Mr H. is a German. When this fact was introduced in Wikidata it was reverted; Mr H. was to be considered a national of "Nazi-Germany".
This raises an issue; when Mr H. is not a German all his victims are not German either. Arguably even the people who lived in the territory of Nazi Germany and were judged by its laws, are not necessarily Dutch, Belgian, French either.
This example is stark. However, the same issue exists in so many other contexts as well. Are the people who died before the break up of the Netherlands Dutch or Belgian? How to consider the people who lived in colonial times and lived in the colonies? What about the people who are only notable because of their actions in the USSR and now live in Russia, Armenia, Estland, Ukraine... ?
The categories of the Wikipedias are used to provide specific information for Wikidata items. For over 400 categories queries have been defined showing what Wikidata recognises as its content. All of them are in many parts; these are all about "humans" and items will only show when subsequent statements are true as well.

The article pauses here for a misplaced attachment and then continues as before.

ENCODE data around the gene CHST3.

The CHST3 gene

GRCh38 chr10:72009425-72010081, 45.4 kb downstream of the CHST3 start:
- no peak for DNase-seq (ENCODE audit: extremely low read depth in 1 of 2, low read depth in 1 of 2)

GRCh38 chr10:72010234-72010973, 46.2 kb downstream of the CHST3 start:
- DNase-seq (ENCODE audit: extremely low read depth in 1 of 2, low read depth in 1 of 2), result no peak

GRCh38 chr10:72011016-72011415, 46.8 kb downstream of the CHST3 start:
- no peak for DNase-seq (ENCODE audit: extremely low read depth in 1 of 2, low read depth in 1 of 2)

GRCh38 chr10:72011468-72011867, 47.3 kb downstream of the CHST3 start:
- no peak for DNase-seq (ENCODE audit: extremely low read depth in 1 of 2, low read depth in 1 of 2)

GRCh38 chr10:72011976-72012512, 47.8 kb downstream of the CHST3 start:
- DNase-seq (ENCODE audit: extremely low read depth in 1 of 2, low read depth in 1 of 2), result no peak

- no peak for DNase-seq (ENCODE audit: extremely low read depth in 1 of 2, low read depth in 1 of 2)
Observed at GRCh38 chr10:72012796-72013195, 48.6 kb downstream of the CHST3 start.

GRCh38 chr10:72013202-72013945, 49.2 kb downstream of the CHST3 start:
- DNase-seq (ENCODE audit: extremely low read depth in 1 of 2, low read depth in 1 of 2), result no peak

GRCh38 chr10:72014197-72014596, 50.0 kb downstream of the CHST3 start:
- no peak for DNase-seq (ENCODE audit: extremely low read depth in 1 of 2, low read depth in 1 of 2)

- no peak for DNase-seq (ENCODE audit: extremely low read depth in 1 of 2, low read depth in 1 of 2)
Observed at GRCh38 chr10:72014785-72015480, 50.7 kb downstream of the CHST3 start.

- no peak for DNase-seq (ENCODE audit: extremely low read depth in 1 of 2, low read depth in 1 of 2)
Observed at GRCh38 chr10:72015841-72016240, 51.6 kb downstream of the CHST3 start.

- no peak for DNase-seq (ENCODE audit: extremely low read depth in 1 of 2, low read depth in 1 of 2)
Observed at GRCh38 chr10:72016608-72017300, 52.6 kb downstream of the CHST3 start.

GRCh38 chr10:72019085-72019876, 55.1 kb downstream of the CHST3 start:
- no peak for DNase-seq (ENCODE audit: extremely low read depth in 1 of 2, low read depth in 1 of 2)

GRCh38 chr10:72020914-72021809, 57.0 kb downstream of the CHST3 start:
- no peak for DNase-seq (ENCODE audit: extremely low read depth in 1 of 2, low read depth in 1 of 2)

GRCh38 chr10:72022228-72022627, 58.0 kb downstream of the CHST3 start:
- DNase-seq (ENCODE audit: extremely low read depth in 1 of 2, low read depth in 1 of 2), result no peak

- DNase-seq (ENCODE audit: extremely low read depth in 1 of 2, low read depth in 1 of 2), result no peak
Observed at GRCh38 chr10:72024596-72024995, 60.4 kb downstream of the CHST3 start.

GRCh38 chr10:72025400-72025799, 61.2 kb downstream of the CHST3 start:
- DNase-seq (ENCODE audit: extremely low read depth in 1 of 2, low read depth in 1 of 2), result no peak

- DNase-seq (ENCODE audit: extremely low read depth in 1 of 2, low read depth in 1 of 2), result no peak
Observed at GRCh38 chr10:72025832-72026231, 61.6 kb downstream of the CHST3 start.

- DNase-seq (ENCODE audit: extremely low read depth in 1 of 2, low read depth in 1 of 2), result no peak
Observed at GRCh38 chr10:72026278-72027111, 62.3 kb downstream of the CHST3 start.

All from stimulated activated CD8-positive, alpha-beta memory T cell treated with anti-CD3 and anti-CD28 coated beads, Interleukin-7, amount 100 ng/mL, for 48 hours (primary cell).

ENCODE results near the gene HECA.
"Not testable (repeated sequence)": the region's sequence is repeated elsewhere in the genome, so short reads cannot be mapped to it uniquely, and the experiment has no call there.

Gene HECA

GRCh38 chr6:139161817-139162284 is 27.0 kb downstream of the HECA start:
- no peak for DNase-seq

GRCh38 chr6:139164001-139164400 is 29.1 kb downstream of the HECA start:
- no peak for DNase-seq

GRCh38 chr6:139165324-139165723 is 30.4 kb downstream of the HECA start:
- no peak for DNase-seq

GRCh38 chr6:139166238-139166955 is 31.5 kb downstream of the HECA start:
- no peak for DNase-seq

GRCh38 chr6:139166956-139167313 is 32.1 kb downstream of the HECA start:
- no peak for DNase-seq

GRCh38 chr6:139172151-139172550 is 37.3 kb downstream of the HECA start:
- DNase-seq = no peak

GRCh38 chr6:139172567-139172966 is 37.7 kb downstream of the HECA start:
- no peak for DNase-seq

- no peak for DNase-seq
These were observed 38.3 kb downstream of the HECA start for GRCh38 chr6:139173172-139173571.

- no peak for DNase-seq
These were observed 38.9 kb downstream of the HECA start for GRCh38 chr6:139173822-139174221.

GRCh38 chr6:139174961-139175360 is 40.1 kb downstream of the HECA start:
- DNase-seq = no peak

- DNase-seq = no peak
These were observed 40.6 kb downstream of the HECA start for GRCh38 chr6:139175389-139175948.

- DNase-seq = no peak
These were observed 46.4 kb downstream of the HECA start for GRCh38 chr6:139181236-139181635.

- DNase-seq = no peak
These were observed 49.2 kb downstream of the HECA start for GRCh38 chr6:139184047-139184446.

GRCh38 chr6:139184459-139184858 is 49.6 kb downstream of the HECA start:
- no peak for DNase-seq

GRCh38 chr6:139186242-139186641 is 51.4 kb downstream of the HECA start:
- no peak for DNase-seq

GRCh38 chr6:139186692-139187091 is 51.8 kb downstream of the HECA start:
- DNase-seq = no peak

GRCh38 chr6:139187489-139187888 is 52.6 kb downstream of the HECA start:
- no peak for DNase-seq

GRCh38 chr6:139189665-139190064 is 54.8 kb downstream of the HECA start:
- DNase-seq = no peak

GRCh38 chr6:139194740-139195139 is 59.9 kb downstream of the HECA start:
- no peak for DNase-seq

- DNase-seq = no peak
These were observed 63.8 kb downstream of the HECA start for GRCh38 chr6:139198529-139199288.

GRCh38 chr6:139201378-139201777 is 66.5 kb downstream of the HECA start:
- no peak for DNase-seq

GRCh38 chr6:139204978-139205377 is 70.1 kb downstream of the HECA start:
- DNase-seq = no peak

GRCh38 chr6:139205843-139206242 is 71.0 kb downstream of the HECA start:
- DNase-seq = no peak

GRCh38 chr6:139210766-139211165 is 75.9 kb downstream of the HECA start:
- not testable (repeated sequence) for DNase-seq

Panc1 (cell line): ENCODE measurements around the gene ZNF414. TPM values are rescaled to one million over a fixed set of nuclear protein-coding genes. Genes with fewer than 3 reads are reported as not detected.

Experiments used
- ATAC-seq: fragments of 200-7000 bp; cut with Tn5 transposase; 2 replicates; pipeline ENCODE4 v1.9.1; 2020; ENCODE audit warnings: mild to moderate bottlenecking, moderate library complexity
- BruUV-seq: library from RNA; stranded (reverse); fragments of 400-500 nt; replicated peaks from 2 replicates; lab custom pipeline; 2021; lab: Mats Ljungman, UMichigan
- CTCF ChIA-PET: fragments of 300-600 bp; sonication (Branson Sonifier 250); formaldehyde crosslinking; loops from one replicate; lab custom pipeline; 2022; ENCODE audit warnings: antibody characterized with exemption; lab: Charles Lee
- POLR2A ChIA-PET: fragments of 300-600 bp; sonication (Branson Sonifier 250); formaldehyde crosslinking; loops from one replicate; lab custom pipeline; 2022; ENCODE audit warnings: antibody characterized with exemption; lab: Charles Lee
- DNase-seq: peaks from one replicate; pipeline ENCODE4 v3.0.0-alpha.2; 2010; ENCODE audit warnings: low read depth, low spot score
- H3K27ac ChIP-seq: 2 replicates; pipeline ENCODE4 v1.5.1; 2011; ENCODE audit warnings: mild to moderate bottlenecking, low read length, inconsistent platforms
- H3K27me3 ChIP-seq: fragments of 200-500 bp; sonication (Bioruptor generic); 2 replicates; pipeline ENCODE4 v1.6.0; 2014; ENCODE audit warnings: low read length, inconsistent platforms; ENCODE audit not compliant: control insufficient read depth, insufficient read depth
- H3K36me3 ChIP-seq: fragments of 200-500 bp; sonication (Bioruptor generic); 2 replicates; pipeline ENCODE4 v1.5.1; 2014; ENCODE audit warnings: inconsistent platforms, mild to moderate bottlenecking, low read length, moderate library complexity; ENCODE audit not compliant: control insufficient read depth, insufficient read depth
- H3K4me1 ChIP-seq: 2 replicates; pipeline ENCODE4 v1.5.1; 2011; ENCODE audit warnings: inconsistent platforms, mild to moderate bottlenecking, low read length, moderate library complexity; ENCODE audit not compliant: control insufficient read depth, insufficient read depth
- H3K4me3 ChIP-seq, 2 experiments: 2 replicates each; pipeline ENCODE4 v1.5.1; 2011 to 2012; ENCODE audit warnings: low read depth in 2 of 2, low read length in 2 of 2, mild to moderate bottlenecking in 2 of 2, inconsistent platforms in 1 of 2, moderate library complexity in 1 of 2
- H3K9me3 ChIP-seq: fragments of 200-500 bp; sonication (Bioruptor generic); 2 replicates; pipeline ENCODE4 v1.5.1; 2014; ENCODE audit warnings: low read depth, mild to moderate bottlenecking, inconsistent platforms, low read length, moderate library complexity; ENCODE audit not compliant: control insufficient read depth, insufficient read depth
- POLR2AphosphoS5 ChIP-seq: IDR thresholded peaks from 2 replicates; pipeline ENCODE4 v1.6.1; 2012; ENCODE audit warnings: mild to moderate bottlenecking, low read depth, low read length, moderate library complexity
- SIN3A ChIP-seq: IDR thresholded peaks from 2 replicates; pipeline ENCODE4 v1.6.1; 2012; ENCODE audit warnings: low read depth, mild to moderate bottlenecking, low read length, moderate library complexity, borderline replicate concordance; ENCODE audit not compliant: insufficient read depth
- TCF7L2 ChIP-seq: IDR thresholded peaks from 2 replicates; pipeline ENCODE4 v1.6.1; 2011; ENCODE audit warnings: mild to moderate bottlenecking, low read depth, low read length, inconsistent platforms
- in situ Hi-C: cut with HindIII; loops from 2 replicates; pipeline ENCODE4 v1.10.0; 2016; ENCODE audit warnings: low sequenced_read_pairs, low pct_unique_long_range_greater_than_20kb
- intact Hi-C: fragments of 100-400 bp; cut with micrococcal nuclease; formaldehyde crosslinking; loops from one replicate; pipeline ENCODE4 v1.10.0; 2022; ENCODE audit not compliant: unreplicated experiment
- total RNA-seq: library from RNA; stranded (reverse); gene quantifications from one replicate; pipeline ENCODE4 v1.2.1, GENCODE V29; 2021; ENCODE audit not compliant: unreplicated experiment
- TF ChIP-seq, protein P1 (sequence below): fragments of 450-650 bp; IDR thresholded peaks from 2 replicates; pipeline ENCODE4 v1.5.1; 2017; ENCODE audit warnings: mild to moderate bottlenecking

When "nationality" is involved, it follows that both the Wikipedia categories and consequently items in Wikidata suffer from the complexities indicated above. When for instance Spanish governors of Cuba are part of the category tree of Cuban people, it is arguably wrong. However the argument also has it in for the people who lived their whole life on the island that is Cuba..